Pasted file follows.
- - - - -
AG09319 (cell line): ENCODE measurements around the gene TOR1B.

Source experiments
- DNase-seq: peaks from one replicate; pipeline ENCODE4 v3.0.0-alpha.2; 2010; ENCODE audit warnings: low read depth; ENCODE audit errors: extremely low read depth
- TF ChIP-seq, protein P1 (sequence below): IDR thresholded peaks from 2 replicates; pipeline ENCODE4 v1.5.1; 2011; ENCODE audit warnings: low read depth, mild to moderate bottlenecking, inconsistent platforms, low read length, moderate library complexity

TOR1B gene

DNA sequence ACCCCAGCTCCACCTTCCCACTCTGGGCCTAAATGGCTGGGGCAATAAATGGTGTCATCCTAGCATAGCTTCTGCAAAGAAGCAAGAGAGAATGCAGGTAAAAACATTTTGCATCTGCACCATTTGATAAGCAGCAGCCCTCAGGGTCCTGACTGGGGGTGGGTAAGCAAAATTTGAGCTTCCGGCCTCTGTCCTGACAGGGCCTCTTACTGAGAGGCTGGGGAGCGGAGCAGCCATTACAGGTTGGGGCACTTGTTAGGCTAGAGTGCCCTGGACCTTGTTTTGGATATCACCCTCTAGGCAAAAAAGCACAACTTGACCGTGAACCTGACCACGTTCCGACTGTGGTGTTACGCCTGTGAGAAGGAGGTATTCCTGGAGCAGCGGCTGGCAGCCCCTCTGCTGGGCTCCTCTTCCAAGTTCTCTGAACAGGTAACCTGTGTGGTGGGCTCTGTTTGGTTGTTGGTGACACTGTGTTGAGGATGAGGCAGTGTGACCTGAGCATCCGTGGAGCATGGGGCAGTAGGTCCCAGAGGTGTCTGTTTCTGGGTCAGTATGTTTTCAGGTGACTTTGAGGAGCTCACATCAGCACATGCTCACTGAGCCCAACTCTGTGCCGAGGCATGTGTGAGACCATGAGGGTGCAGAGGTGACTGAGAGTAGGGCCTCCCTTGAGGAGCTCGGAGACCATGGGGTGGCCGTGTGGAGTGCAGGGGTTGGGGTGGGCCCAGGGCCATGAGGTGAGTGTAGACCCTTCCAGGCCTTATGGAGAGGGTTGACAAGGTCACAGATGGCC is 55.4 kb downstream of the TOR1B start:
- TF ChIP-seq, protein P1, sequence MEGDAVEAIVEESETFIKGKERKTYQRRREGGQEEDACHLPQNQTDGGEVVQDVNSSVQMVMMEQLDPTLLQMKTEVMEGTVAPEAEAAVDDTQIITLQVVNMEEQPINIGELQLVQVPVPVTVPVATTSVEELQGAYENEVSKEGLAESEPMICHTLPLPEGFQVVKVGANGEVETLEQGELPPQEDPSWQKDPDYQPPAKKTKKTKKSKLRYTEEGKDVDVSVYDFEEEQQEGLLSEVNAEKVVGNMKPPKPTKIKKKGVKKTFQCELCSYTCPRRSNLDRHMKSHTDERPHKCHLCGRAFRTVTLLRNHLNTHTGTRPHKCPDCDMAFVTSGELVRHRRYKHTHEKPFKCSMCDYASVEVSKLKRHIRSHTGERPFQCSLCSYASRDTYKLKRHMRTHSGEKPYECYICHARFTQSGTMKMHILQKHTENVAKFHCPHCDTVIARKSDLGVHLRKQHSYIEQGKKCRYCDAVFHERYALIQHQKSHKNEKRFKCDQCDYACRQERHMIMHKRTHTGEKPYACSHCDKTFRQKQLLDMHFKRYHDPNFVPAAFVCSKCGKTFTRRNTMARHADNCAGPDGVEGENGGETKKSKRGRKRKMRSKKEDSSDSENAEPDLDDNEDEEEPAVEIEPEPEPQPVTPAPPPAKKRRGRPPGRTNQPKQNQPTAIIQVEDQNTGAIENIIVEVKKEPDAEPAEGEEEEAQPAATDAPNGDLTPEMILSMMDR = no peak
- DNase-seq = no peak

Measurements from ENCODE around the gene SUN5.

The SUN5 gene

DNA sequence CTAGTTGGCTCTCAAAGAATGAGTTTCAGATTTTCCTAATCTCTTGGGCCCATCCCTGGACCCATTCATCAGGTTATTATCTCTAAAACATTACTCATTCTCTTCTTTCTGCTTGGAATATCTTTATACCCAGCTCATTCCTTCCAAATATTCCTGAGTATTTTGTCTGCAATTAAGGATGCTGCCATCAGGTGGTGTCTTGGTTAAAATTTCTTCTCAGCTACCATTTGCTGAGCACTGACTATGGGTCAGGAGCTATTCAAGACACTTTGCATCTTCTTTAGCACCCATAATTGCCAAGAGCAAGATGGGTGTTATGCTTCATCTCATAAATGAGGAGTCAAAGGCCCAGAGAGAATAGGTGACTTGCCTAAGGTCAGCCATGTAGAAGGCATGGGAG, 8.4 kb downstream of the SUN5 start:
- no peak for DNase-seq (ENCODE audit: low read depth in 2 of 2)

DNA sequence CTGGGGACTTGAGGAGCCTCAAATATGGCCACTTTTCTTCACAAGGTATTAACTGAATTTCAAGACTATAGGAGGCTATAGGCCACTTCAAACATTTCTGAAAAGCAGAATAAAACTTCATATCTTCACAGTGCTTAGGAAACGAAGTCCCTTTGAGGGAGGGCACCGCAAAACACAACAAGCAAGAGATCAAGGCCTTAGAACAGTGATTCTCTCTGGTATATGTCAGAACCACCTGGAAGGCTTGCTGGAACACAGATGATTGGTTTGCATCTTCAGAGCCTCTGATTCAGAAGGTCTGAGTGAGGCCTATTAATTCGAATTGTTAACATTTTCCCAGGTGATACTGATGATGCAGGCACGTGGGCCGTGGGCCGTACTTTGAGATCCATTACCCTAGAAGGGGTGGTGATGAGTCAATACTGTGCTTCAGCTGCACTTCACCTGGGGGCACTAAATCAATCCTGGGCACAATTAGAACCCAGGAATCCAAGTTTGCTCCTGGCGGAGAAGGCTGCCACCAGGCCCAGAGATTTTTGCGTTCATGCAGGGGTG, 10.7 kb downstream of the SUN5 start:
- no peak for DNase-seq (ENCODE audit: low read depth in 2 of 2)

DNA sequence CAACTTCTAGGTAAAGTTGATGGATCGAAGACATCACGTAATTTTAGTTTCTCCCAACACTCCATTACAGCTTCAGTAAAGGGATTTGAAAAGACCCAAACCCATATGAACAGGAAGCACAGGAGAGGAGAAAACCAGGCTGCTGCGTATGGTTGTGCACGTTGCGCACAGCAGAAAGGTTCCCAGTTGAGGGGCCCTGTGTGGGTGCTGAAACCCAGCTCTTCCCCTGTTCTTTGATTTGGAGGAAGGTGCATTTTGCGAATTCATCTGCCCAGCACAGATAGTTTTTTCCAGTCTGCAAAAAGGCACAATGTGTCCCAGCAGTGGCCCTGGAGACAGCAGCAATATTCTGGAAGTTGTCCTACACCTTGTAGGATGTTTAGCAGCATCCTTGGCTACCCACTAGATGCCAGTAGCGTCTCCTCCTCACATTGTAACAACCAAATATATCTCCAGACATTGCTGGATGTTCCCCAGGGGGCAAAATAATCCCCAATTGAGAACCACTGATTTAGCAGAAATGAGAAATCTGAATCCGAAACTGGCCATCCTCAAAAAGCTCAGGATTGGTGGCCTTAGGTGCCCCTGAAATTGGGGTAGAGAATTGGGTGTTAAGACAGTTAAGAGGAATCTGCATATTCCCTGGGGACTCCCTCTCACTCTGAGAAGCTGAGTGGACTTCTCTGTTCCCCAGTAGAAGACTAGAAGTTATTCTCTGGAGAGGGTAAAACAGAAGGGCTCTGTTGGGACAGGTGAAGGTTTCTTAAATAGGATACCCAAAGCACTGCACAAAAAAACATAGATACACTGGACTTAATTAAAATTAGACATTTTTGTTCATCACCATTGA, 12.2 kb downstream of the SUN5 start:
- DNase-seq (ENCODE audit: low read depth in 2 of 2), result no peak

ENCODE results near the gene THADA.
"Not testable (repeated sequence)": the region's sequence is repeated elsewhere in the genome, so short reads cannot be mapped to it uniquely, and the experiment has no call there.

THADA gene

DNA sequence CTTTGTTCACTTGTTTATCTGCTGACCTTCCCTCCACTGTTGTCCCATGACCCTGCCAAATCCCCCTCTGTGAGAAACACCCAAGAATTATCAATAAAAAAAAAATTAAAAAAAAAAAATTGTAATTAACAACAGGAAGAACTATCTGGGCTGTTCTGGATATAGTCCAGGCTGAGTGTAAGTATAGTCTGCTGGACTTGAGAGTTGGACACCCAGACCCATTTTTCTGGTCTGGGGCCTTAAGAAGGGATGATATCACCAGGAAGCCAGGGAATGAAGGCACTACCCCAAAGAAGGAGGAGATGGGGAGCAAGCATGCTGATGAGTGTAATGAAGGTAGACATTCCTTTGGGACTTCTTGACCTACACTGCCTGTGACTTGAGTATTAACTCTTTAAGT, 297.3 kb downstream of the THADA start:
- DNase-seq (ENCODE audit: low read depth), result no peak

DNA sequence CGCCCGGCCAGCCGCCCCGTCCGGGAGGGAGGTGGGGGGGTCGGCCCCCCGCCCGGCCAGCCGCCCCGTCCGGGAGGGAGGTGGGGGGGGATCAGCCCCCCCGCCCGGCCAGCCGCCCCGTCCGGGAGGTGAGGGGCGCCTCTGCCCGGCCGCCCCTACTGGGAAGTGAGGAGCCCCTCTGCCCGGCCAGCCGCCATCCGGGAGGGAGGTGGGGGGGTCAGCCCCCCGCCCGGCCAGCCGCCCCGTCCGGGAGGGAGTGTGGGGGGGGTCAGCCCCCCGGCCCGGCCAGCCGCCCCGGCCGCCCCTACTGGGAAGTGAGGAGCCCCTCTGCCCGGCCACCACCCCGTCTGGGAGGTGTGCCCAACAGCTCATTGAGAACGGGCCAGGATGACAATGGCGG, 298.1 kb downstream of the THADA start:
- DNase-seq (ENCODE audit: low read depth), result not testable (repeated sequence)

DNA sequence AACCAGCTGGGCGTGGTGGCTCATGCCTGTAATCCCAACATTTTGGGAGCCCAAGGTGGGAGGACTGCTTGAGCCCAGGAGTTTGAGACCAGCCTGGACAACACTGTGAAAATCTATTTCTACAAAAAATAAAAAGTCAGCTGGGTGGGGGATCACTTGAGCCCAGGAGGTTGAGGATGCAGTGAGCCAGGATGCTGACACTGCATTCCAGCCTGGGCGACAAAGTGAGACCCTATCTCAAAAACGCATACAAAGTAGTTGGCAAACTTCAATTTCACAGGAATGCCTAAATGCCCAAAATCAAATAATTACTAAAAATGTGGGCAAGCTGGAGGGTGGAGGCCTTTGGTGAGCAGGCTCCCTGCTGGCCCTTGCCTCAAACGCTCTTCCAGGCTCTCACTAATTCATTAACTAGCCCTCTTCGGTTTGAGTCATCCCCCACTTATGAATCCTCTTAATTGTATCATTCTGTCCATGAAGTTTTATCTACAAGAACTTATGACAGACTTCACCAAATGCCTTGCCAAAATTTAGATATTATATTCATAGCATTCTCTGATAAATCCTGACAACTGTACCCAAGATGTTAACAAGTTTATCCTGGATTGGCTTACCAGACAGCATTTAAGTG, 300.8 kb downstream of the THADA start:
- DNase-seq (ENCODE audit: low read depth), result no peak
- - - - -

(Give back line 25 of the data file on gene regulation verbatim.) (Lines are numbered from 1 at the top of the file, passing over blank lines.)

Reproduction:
- DNase-seq (ENCODE audit: low read depth), result no peak